The timing is quite interesting.
On the eve of new rules that will enable large institutional shareholders to more easily nominate their own candidates to U.S. public company boards of directors, two such investors are demonstrating why the pending Securities and Exchange Commission rule is not needed.
The two institutions, of course, are not setting out to disprove the need for the rule. They are simply and rightfully demonstrating the power big shareholders already have to try to change directors when they think something is amiss at a company in which they own shares.
“Entrenchment and ossification.” Those are the charges hurled at the board of Occidental Petroleum Corp. by the California State Teachers’ Retirement System (CalSTRS) and San Diego money manager Relational Investors LLC. The two own about 1% of Occidental’s shares.
Frustrated with what the investors say is too-high pay for Oxy Pete Chief Executive Dr. Ray R. Irani and the perceived lack of a succession plan for the 75-year-old CEO, the investors plan to nominate at least four directors to compete with incumbents at the company’s next annual meeting.
Switch to the SEC, where after years of debate a late August vote is expected to finally usher in an era of “proxy access,” where large holders whose shares have achieved some minimum age will be able to nominate directors whose candidacies will be carried in the proxy material companies sent to investors. In other words, some shareholders will get to nominate directors and the company will pay the freight to get the choices to shareholders.
The negatives here are the potential for the election of special interest directors representing the interests of large shareholders, including public pension funds and big unions, rather than all shareholders. It potentially turns more director contests than necessary into election campaigns.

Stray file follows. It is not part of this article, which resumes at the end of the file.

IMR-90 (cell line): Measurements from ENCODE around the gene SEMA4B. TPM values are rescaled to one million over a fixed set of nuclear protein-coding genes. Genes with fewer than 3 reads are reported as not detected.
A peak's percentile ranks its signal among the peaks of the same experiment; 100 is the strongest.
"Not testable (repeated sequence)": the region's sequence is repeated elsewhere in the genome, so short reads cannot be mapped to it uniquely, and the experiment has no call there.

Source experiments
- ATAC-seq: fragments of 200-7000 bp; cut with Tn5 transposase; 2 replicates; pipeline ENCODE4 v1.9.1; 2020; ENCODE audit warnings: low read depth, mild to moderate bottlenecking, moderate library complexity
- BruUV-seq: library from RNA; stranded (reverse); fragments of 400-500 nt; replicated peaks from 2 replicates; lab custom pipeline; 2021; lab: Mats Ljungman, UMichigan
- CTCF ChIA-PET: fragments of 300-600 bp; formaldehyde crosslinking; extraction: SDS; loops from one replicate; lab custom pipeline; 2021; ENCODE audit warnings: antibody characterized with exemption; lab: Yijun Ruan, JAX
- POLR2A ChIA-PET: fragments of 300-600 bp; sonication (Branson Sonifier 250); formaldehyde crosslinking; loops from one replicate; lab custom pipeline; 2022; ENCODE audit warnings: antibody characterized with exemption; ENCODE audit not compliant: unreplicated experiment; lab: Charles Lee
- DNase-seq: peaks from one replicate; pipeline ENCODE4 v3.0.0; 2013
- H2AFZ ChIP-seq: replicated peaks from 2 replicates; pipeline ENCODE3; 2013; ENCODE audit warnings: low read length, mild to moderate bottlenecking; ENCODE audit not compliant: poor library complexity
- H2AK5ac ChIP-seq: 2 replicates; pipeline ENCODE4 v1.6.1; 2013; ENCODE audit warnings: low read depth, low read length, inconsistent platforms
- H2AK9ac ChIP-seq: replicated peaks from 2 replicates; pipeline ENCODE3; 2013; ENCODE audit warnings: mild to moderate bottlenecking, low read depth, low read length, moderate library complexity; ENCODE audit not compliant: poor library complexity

Most of all, the Oxy Pete effort and others before this show that when they feel strongly about issues, large shareholders already have the wherewithal to try to spur change on boards and within top management. Legislating majority votes for non-contested director elections will reinforce these powers.
Back to Oxy Pete. The Wall Street Journal found Irani the third highest-paid executive in the past decade. Against that, the company’s share price is up 687% in the past 10 years, the Journal reported, compared with an oil index that rose 106% in a comparable period.
In their letter, the investors state Irani’s “target awards are now nearly twice those of the CEO at Exxon Mobil, the largest company in the world, and over three times that of Occidental’s peer group average.”
A company spokesman defended the pay practices and told The Wall Street Journal the recent elevation of the company’s chief financial officer to chief operating officer was indicative of the board’s deep involvement in succession planning.
As for CalSTRS and Relational, they say in their letter they are ”convinced that shareholders would overwhelmingly support our candidates to replace members of the current board, including its chairman and lead director.”
That certainly sounds like corporate democracy in action.